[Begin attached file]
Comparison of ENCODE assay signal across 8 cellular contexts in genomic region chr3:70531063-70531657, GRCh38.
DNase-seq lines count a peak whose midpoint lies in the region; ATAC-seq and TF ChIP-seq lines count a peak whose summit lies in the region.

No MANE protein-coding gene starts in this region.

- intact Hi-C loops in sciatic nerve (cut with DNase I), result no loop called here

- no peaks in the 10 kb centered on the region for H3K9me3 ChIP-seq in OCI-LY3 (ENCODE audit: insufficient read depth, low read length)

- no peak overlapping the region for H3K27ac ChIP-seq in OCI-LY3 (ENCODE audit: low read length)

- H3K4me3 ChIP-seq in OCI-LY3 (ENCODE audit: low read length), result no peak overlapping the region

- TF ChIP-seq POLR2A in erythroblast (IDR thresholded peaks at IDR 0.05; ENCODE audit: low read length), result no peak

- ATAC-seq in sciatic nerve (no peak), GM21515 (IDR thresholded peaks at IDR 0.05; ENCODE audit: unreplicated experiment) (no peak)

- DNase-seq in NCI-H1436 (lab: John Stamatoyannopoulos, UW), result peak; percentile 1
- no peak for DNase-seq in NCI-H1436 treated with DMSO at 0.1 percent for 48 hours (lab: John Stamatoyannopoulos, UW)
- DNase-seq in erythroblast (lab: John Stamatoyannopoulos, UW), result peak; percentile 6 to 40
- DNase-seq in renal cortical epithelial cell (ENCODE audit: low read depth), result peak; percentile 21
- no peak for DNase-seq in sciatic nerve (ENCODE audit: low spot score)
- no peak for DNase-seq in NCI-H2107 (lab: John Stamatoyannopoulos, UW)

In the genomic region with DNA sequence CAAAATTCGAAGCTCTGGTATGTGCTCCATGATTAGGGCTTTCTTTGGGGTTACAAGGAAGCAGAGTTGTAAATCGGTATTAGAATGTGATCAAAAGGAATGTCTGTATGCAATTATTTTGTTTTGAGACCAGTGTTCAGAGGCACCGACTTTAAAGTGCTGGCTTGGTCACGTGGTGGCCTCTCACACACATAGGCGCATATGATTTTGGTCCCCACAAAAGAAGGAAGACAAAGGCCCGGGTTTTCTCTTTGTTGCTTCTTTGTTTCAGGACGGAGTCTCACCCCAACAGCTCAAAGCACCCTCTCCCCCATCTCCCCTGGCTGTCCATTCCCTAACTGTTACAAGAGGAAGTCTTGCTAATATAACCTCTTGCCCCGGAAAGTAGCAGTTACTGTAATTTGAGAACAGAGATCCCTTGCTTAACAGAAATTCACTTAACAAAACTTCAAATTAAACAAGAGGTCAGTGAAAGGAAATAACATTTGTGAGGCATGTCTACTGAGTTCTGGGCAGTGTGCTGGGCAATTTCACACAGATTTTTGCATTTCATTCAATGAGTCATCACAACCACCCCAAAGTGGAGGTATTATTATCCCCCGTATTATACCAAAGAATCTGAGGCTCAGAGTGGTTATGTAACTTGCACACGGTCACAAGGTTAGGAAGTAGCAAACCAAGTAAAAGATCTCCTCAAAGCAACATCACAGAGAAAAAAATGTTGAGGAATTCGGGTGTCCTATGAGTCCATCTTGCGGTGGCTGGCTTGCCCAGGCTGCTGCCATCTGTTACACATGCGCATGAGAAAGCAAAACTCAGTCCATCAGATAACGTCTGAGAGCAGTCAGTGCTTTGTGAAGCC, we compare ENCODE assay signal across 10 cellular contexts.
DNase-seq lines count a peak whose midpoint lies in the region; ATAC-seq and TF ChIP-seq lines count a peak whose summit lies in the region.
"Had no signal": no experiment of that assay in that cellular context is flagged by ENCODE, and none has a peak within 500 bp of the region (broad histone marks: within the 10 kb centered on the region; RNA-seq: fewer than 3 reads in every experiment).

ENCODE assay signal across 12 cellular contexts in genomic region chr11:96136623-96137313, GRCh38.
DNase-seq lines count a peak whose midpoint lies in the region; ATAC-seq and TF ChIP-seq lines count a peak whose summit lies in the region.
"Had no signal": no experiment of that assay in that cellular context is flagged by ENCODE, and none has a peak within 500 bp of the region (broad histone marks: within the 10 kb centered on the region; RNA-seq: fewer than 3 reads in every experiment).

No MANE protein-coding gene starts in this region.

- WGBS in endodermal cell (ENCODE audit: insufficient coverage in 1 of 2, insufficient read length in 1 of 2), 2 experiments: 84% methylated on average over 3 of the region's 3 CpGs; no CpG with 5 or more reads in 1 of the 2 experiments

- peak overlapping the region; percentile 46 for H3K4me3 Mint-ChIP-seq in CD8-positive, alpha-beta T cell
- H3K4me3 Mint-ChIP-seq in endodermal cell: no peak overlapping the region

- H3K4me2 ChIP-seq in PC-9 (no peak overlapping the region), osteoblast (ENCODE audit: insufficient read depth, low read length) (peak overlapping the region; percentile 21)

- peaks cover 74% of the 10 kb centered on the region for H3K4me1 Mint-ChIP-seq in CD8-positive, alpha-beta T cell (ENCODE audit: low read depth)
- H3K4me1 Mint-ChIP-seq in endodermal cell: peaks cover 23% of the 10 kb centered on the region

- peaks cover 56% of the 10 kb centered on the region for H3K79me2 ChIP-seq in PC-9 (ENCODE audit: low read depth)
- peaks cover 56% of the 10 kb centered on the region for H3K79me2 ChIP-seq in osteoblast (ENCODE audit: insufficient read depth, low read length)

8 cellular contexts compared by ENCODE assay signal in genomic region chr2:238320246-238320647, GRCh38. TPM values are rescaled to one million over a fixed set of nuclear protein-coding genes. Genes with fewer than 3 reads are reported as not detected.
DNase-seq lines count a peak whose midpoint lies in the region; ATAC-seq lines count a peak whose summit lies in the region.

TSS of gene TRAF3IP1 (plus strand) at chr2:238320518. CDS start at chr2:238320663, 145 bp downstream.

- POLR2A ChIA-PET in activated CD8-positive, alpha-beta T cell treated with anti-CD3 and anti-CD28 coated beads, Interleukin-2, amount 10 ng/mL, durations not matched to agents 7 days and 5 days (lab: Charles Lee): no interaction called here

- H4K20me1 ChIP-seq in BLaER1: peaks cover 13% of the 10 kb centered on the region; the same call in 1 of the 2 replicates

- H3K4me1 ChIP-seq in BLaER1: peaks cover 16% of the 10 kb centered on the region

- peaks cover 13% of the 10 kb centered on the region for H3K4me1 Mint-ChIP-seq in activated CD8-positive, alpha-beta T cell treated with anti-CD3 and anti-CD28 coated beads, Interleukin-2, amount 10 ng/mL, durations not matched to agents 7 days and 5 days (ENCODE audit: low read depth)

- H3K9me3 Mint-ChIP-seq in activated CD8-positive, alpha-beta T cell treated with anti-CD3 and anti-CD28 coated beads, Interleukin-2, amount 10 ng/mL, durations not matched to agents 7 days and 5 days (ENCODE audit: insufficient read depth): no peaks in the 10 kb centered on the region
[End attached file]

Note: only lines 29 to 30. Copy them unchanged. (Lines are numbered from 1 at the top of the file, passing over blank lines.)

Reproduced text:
- peaks cover 56% of the 10 kb centered on the region for H3K79me2 ChIP-seq in PC-9 (ENCODE audit: low read depth)
- peaks cover 56% of the 10 kb centered on the region for H3K79me2 ChIP-seq in osteoblast (ENCODE audit: insufficient read depth, low read length)